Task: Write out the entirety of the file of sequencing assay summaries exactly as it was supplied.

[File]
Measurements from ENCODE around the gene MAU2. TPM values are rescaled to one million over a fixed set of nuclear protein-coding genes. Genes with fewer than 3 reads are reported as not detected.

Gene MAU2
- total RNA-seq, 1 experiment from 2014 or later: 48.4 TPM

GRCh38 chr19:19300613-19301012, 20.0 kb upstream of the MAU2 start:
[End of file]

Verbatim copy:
Measurements from ENCODE around the gene MAU2. TPM values are rescaled to one million over a fixed set of nuclear protein-coding genes. Genes with fewer than 3 reads are reported as not detected.

Gene MAU2
- total RNA-seq, 1 experiment from 2014 or later: 48.4 TPM

GRCh38 chr19:19300613-19301012, 20.0 kb upstream of the MAU2 start: